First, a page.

Twins on Ultrasound During Pregnancy: FAQS



Even if you’ve had children before, the differences that come with having twins can be vast, so it’s helpful to do some research along the way. Here at Take A Peek, we’ve been assisting to-be parents with 2D 3D and 4D ultrasound scans for over a decade now, so we thought we’d impart some advice regarding having twins, and seeing them on an ultrasound scan during your pregnancy.

Here are our top FAQs when it comes to having twins and how the 3D or 4D ultrasound scan may be affected by this.

When is the best time to come for a 4D scan with twins?

The best time to come is around 26 weeks, when the babes are starting to put weight on. It is better to scan them earlier than the 30 week we recommend for a single baby, as with twins, they get rather squashed up in there after around 28 weeks.

When will I be able to see that I’m having twins on an ultrasound scan?

You will be able to see twins on a 2D dating scan from as early as 7 weeks here at Take A Peek . We will be able to see if the babies are in their own sac or share a sac. At this stage we will be able to detect their heartbeats, measure them and show you the heart flickering away on the screen

Will I Be Able To Tell From The Ultrasound Whether My Twins Are Identical or Non-Identical (Fraterna)l?

The general rule to identifying if you are having non-identical twins is whether they have their own individual placentas. If so, it is unlikely that they will be identical, but in some cases, it can be deceiving.

Fraternal Twins (non-identical twins) usually occur when two fertilised eggs are implanted in the uterine wall at the same time which then become fertilized by two different sperm. The two eggs form two zygotes. and these twins are therefore also known as dizygotic. Dizygotic twins, like any siblings. have a very small chance of having the exact same chromosome profile; but most likely have a number of different chromosomes that distinguish them. Dizygotic twins may be a different sex or the same sex, just as with any other siblings. Like singleton siblings. they share 50% of their DNA.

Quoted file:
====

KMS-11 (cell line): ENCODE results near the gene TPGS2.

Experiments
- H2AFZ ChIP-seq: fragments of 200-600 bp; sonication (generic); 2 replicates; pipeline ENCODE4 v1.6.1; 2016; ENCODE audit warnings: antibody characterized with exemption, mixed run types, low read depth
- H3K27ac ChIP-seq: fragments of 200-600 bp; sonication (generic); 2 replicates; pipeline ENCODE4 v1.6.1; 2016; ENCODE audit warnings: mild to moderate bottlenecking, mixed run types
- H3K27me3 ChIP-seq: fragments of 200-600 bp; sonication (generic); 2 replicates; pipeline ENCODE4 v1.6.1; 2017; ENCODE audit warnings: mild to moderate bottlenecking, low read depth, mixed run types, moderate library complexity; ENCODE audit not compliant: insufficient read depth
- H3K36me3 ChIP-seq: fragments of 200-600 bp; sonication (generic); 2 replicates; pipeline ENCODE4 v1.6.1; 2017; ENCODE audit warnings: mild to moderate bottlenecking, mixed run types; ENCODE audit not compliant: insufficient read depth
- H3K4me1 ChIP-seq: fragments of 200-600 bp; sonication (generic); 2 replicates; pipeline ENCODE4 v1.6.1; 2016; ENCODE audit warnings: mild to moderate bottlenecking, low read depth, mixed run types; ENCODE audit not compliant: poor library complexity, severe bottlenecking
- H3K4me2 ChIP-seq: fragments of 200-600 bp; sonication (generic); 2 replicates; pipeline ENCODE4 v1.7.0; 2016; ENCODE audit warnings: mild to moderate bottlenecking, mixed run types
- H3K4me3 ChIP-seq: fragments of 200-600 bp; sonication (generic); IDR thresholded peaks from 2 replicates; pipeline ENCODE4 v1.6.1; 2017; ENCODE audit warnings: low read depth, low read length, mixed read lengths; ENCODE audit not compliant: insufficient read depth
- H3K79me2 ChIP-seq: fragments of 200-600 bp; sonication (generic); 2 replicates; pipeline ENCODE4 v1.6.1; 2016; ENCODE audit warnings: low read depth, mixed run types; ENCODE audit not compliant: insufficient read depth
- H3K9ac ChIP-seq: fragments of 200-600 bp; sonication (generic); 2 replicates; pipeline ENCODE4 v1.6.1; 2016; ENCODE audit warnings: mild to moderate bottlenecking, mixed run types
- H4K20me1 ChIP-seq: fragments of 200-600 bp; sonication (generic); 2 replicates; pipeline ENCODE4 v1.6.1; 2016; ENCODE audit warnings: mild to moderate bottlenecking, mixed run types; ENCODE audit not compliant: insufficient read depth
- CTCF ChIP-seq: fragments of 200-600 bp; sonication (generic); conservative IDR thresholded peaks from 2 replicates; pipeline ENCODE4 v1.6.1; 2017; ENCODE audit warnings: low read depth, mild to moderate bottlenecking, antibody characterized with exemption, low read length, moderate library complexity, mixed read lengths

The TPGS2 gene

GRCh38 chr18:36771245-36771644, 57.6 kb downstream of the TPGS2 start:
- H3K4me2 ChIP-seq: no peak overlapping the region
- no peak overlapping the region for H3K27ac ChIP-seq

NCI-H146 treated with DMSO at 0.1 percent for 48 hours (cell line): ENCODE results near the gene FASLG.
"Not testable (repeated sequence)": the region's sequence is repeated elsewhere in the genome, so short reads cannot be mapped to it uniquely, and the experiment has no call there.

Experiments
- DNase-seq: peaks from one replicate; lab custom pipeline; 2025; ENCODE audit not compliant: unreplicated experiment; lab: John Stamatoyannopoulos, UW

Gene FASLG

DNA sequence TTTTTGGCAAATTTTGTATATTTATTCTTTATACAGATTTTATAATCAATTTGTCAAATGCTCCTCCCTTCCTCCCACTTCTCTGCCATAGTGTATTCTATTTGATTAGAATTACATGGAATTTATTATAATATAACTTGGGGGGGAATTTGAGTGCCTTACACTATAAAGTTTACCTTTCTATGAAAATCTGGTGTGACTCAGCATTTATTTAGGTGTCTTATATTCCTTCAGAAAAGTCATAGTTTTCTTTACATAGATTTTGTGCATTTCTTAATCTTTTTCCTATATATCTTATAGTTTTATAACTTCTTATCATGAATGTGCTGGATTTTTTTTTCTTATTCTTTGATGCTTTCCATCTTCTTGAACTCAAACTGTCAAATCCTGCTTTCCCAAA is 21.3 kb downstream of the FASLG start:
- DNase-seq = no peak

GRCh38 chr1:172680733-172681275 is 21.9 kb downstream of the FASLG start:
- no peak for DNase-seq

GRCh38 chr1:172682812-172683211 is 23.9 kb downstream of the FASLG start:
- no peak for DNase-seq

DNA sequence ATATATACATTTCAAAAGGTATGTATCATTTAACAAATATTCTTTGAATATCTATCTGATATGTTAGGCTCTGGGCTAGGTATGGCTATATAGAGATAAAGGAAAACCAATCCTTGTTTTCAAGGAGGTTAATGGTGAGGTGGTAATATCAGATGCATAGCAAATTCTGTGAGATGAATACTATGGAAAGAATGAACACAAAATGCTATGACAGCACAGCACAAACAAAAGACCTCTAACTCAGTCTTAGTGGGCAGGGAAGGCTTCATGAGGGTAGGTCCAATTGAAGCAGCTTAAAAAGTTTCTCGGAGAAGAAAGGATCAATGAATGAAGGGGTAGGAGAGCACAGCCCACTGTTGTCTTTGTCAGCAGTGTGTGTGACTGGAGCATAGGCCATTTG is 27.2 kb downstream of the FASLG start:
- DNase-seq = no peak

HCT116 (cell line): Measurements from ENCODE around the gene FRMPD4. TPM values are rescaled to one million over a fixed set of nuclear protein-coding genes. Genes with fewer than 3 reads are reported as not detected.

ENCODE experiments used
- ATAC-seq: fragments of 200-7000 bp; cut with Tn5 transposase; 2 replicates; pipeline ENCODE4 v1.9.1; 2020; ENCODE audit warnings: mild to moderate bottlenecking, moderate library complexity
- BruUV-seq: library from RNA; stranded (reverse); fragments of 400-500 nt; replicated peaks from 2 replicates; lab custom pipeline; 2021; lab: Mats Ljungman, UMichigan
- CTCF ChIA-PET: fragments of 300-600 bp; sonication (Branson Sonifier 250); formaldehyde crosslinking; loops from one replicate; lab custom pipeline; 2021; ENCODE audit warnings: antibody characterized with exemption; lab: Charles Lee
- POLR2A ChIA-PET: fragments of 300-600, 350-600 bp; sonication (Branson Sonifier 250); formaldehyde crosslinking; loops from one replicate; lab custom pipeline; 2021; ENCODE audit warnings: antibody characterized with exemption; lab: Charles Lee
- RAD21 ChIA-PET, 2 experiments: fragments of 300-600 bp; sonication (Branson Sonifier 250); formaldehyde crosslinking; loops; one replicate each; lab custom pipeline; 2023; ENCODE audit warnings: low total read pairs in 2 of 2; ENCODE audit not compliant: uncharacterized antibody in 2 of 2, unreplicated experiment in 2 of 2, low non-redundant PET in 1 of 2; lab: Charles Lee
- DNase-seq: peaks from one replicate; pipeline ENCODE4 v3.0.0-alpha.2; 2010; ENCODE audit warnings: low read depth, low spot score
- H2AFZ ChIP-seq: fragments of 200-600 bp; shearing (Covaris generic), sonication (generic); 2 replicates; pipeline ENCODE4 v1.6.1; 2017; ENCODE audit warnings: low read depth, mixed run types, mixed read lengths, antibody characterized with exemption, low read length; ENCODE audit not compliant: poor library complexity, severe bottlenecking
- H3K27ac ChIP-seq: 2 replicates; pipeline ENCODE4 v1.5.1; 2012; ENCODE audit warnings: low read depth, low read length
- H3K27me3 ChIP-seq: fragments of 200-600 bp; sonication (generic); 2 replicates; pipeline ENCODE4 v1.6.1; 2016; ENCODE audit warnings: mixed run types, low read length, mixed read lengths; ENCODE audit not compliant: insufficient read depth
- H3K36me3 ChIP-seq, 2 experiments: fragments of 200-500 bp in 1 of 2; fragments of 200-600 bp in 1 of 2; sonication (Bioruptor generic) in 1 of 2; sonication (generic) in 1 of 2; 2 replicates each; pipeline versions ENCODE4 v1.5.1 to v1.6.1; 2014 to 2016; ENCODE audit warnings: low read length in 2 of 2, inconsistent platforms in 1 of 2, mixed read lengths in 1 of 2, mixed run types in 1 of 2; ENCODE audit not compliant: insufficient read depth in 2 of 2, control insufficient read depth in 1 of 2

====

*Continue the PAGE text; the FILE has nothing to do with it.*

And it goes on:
Can Boy/Girl Twins Be Identical or Are They Always Fraternal?

You should naturally assume that if the genders of the twins are different, it’s almost definitely the case that they are non-identical – twins.

How Will I Know if There’s Any Risk of TTTS with My Twins?

TTTS – which stands for Twin-to-Twin Transfusion Syndrome – is where the placental supply of mono/mono twins is shared unevenly, which can mean that one twin is starved of nutrients and oxygen. Sharing the same amnion (or the same amnion and placenta) can cause complications in pregnancy. For example, the umbilical cords of monoamniotic twins can become entangled, reducing or interrupting the blood supply to the developing foetus. Monochorionic twins, sharing one placenta, usually also share the placental blood supply. These twins may develop such that blood passes disproportionately from one twin to the other through connecting blood vessels within their shared placenta. leading to twin-to-twin transfusion syndrome.

Your Take A Peek Sonographer will be able to detect this for you and refer you to a doctor if the syndrome is detected, though only 20% of mono/mono twins will actually develop this.

Contact us here at Take A Peek today to book in for your first 3D or 4D ultrasound scan in St Helens, Merseyside. We help expecting mothers in all surrounding areas, such as Wigan and Leigh, to discover whether they too will be having twins – during their pregnancy.

If you’ve any further questions regarding having an ultrasound and detecting twins, do not hesitate to get in touch with us. Our expert team are always happy to impart some guidance and help your pregnancy run as smoothly as possible.

As an independent scanning studio, you can be sure that your visit will be unrushed and booked in at the earliest convenience. As a team of three UK qualified Sonographer owners, we strive to create the best atmosphere for such a momentous occasion. We look forward to meeting you and your little bump.